Music and memories: Brocks’ support of UNT music spans more than 50 years

Meredith Dickenson

On a spring day, busloads of middle school students stream into the Murchison Performing Arts Center for a band festival. There on a separate mission, donors Euline (’74 Ph.D.) and Horace Brock take in the noisy scene, happy to be surrounded by the things they love: the Murchison, with its grand lobby that bears their names, and young musicians.

UNT’s College of Music holds a special place in their hearts. In 1954 as new faculty members, the Brocks met at UNT and went to concerts on dates.

“It’s always been so central to us,” says Euline. “We give out of gratitude, but also people around the world know about the university because of the College of Music.”

To make that point, Euline likes to tell the story of the Brock family returning to Denton in 1969 from living overseas in Istanbul. They stopped in Vienna.

“We went to the opera and the male lead was Bill Blankenship (’50) of UNT,” says Euline, still awed by the memory. “In the Vienna State Opera in 1969!”

For many years, Horace Brock taught accounting at UNT and served as interim dean of the College of Business. Euline became active in local politics and civil rights. She served three terms as the mayor of Denton.

Music is not the only area of campus that benefits from the Brocks’ generosity. Athletics, the Honors and Business colleges, UNT Libraries and the Emerald Eagle Scholars program have received gifts from them as well.

Their support for the College of Music, however, reflects a strategy on their part to make as big an impact as possible on UNT’s flagship program. The Euline and Horace Brock Merit Scholarships supported 22 students last year in majors ranging from music education to jazz studies to conducting. In 2008, the Brocks also established the Brock Endowment for Strings, a scholarship that covers the full cost of attending UNT for an outstanding string player.

“The Brocks have understood for a long time the challenge of competing to attract the very best students and the role of merit-based scholarships in meeting this challenge,” said James Scott, dean of the College of Music. “Their generosity knows no limits. We are forever indebted to their vision for helping the College of Music. Not only do they provide critically important funding, but they also provide friendship and mentoring to these students often long after they have graduated from UNT.”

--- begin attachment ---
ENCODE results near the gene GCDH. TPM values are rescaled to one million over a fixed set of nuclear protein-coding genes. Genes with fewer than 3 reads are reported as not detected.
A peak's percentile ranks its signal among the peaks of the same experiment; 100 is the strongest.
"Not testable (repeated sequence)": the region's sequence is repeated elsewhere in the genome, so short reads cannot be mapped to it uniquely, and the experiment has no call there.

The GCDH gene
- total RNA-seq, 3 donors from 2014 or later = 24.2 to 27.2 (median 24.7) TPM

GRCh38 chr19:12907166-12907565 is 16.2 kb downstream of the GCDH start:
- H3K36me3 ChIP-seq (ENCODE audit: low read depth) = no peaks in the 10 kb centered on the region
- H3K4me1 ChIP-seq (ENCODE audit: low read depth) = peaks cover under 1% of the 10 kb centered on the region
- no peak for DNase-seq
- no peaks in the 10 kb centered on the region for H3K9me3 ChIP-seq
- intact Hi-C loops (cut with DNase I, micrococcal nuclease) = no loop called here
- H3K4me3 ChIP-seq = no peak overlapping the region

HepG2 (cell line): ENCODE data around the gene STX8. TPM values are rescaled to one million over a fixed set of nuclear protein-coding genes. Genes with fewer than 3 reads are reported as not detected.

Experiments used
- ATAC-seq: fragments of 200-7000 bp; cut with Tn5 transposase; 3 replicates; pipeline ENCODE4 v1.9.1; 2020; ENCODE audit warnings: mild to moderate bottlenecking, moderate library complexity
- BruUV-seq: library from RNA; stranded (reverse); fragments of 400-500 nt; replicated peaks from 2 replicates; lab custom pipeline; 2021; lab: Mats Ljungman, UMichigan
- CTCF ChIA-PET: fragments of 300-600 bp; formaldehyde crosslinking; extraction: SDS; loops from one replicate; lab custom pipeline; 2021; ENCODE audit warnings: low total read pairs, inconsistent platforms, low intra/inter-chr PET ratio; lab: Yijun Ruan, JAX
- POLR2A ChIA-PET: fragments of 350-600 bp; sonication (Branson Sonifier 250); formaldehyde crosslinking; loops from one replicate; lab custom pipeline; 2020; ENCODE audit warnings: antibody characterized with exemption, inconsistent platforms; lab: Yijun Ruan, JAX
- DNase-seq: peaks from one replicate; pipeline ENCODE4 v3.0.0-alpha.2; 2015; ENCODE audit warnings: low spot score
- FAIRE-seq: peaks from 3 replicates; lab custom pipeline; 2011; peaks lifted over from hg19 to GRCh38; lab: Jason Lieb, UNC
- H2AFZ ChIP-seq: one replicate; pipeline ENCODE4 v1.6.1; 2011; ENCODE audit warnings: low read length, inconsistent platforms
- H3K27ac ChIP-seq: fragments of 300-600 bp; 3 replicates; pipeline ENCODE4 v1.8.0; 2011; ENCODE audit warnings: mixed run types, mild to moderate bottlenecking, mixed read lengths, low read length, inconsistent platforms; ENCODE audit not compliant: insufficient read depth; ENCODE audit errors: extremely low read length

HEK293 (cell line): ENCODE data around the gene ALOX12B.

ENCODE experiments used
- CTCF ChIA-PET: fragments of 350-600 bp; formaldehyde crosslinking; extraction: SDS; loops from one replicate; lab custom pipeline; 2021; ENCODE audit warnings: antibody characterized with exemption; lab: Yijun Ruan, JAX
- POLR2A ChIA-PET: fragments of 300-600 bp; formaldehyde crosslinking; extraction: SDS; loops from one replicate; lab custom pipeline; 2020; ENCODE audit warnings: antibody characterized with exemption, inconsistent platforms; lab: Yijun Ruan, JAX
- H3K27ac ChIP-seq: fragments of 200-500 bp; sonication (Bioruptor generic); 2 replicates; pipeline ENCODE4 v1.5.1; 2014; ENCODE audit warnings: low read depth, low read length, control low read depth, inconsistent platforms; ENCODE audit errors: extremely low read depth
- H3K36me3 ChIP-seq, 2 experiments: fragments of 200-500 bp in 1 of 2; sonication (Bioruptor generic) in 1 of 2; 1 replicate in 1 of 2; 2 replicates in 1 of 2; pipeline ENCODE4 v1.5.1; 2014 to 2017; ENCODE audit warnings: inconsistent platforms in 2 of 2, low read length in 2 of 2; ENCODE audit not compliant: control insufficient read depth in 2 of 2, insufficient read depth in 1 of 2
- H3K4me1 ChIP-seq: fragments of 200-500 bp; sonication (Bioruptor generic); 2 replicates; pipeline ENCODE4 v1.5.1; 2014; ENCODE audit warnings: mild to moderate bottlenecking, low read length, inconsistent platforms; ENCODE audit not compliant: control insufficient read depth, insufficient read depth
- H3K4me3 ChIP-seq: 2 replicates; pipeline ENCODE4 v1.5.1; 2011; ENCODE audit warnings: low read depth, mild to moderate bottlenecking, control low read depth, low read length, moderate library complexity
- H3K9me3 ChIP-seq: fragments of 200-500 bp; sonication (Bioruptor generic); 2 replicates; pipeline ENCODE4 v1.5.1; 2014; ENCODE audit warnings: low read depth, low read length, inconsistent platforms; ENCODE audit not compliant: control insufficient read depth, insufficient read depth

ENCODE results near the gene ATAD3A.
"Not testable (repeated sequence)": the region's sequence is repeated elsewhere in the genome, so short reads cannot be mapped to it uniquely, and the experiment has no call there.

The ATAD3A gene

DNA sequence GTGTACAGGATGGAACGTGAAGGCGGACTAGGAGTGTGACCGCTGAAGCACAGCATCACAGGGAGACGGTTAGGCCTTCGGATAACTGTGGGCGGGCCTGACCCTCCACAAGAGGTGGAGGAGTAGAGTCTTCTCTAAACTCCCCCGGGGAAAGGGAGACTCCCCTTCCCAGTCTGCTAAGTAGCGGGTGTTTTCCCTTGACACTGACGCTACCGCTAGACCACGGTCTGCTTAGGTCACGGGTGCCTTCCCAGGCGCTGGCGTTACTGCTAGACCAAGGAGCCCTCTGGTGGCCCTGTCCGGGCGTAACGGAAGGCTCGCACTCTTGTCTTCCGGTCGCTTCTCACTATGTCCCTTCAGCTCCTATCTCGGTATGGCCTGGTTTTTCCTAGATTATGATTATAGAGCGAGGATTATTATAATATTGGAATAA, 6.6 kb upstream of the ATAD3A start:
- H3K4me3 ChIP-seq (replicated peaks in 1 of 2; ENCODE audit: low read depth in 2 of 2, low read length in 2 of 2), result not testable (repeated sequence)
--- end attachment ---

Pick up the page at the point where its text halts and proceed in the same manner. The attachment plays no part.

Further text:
Doctoral student and violinist Leah Greenfield from Philadelphia is a recipient of the Brocks’ strings scholarship, studying under UNT Professor Julia Bushkova.

“I’m unbelievably grateful,” Greenfield says. “Because of their support, the doctorate experience has been so much easier, helping me focus on what I love to do and what I need to do to make a profession of playing the violin.”

David Shrader, former dean of the College of Music, named the Murchison lobby after them for their support of the college. Today, at least once or twice a week, as they have for more than 50 years, you can find the Brocks attending concerts there, especially UNT operas.

“Having the College of Music here has enriched our lives,” says Euline. “By giving to it, we bring together our interests in scholarships because students need them and our love of music and respect for the College of Music for what it does for the university as a whole.”


Above, Horace and Euline (’74 Ph.D.) Brock in the UNT Murchison Performing Arts Center.